Here are my five project possibilities:
1) Studying the trending topics on smithsonianmag.com. What appears most frequently? What are bloggers saying about them? How often are visitor experiences and/or the actual museums mentioned? How well does the magazine website integrate current exhibits in promoting discussion or suggesting a visit? This would likely go with the collaborative web.
2) HBO history productions- looking at one or several historically based shows by HBO and how much information they provide on their website to historical sources. What suggestions do they make if people want to know more about a topic? This would go with the collaborative web.
3) Evaluating the peer review process for Wikipedia. How effective is it? How would you know if the person reviewing your work is a professional in their field? Can a non-academic peer review elevate the quality and accuracy of an article? What determines a high quality article from a low one? (focus on history articles) This would go with databases.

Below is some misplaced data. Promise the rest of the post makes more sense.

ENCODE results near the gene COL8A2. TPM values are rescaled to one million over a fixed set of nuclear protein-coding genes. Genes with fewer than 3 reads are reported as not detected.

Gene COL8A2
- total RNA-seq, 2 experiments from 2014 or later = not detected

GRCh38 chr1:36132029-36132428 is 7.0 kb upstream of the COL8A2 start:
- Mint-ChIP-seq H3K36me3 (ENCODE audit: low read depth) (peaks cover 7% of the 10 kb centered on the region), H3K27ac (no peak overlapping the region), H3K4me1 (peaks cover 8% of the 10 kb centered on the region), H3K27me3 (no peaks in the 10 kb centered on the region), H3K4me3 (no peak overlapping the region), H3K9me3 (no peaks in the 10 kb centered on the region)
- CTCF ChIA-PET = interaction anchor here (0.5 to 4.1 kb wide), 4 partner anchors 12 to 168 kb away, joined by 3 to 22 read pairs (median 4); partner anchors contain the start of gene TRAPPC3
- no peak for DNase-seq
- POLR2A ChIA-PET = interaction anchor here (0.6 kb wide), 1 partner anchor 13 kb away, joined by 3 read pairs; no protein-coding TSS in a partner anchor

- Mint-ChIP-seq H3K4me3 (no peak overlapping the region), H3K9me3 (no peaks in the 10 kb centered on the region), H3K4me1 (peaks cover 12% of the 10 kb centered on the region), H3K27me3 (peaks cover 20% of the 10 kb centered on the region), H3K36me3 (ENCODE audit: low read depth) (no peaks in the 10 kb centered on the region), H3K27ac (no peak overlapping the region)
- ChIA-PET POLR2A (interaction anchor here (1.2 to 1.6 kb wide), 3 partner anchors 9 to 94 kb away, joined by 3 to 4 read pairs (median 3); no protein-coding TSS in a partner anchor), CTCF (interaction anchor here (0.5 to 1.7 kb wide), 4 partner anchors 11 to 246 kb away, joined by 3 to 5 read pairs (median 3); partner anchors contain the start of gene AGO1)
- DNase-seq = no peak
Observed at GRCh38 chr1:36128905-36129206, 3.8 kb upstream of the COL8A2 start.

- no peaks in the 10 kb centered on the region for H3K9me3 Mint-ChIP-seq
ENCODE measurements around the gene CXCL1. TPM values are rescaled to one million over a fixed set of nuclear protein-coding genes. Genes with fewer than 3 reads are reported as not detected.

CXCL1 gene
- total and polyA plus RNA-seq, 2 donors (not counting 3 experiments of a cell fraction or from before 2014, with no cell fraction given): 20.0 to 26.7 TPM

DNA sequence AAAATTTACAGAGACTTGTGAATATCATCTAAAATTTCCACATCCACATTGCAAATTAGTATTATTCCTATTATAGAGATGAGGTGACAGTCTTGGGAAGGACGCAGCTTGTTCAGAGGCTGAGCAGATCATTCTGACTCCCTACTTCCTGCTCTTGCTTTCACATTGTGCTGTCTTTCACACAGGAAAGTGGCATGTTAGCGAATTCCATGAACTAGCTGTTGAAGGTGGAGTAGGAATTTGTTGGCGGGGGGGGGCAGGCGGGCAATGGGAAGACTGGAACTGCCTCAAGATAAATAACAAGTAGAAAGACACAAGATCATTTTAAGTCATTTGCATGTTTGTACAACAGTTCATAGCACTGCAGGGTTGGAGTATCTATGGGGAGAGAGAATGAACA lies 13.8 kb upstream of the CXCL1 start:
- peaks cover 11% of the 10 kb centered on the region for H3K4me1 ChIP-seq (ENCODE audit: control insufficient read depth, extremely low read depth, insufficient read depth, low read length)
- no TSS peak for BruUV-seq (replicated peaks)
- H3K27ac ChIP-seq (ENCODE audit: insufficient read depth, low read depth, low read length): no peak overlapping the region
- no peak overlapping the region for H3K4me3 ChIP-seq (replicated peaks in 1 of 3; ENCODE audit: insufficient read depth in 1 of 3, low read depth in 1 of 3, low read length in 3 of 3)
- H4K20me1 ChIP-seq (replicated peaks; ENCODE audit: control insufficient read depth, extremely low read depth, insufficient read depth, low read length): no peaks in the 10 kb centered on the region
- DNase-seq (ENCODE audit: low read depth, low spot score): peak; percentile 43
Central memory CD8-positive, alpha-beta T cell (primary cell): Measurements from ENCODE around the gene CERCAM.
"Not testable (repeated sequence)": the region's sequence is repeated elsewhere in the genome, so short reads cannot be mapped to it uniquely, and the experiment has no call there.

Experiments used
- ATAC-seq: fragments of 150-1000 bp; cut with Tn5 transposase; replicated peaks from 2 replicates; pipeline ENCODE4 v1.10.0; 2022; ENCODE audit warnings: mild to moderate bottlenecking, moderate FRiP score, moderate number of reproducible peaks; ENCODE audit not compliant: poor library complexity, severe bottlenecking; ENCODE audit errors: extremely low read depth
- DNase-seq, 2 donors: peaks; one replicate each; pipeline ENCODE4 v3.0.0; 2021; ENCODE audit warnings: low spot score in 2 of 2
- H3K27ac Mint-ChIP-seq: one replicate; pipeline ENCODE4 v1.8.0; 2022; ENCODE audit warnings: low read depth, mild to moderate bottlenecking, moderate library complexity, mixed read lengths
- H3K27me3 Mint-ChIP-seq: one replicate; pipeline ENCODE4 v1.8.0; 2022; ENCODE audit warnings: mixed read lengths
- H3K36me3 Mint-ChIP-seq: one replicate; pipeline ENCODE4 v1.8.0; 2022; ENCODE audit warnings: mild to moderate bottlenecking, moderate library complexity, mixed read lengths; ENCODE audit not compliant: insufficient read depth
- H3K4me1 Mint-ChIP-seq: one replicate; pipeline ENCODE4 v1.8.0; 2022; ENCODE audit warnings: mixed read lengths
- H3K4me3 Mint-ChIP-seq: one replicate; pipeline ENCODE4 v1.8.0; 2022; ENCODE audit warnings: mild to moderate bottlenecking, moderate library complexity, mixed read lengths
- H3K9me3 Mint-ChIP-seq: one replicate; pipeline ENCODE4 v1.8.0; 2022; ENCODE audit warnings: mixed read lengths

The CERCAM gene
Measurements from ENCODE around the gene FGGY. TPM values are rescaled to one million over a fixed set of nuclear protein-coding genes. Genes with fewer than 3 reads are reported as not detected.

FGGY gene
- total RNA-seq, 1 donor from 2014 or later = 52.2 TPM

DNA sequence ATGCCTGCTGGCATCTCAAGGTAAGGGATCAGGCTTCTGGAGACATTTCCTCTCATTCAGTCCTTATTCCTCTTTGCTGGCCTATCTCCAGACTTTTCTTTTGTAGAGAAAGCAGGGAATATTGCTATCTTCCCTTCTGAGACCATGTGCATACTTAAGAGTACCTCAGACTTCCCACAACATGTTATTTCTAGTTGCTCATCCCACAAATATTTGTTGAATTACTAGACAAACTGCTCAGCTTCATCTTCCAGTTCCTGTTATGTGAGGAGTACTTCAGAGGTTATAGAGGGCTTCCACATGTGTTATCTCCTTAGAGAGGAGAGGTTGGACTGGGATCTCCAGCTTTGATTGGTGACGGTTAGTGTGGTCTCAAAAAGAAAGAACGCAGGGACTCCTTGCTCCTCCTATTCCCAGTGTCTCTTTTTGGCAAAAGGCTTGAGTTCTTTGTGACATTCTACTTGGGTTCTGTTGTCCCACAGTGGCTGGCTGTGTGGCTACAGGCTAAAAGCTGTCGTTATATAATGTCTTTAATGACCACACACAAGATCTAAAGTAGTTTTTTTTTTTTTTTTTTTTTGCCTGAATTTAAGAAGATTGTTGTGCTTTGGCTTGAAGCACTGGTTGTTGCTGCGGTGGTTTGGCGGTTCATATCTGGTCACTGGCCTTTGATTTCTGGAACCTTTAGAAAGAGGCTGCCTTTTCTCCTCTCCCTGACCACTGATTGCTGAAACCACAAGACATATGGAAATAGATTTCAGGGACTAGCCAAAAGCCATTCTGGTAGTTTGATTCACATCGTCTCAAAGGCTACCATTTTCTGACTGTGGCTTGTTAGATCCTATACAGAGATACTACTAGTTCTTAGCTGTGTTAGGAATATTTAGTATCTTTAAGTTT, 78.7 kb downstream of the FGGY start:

4) Looking at the top ten google search results for “online history games”, who is sponsoring the websites? Are they professional organizations? amateurs? etc. How do their games and references to historical sources compare to one another? This would go with discussion of databases.
5) Looking at websites that discuss passionate topics such as 9/11 or the Civil War, topics that have groups who want to point fingers and blame a specific category of people, what do the blog administrators do to promote discussion rather than angry rants? Do they state on their blogs what types of comments will or will not be accepted? How do they keep comments focused on the history rather than personal greivances? This would go with discussion of digital collections.